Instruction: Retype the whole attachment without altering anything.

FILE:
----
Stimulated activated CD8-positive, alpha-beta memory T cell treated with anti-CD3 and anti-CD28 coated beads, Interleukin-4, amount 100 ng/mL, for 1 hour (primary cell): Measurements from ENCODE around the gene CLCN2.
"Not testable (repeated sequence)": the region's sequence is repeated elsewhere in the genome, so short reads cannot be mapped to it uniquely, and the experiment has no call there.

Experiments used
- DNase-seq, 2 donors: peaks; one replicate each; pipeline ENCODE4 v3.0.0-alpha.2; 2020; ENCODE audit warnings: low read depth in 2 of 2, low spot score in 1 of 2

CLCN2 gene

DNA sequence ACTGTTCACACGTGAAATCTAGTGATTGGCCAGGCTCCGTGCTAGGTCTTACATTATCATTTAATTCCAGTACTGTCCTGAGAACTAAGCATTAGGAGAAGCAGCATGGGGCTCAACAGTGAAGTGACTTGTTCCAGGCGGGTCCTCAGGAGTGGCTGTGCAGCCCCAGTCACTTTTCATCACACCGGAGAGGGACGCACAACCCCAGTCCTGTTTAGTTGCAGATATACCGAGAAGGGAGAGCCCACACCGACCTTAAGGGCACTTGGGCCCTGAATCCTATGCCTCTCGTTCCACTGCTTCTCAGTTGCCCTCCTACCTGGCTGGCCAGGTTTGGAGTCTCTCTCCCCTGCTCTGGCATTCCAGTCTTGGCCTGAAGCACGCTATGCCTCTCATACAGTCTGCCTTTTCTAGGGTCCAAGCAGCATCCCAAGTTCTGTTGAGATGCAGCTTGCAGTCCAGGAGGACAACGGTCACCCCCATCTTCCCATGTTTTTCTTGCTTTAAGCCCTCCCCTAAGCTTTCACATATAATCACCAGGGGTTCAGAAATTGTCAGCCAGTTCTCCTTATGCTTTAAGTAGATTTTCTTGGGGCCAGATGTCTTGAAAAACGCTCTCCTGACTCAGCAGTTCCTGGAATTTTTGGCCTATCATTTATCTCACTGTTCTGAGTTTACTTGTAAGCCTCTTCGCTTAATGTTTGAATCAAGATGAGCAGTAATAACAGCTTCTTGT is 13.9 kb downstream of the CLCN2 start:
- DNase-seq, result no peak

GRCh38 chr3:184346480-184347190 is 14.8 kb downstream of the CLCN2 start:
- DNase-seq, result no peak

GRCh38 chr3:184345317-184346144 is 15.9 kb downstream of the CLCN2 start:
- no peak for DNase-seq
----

Stimulated activated CD8-positive, alpha-beta memory T cell treated with anti-CD3 and anti-CD28 coated beads, Interleukin-4, amount 100 ng/mL, for 1 hour (primary cell): Measurements from ENCODE around the gene CLCN2.
"Not testable (repeated sequence)": the region's sequence is repeated elsewhere in the genome, so short reads cannot be mapped to it uniquely, and the experiment has no call there.

Experiments used
- DNase-seq, 2 donors: peaks; one replicate each; pipeline ENCODE4 v3.0.0-alpha.2; 2020; ENCODE audit warnings: low read depth in 2 of 2, low spot score in 1 of 2

CLCN2 gene

DNA sequence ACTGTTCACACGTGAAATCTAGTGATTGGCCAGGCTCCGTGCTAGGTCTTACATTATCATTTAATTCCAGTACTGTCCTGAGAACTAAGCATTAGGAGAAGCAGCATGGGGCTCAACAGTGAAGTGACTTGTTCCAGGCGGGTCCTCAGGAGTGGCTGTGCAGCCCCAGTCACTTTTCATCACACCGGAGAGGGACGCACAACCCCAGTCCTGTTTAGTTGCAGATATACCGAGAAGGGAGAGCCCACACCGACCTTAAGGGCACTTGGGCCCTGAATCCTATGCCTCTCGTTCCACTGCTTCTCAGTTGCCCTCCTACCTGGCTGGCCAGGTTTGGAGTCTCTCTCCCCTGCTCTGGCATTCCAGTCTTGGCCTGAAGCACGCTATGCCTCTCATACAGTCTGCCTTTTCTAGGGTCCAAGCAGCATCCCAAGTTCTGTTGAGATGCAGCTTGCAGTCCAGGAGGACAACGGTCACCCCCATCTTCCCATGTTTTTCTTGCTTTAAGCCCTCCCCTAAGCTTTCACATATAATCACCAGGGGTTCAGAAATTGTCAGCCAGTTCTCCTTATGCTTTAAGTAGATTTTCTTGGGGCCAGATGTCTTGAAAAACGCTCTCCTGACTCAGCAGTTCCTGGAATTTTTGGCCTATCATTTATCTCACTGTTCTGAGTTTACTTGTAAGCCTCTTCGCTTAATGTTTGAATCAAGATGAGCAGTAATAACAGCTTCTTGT is 13.9 kb downstream of the CLCN2 start:
- DNase-seq, result no peak

GRCh38 chr3:184346480-184347190 is 14.8 kb downstream of the CLCN2 start:
- DNase-seq, result no peak

GRCh38 chr3:184345317-184346144 is 15.9 kb downstream of the CLCN2 start:
- no peak for DNase-seq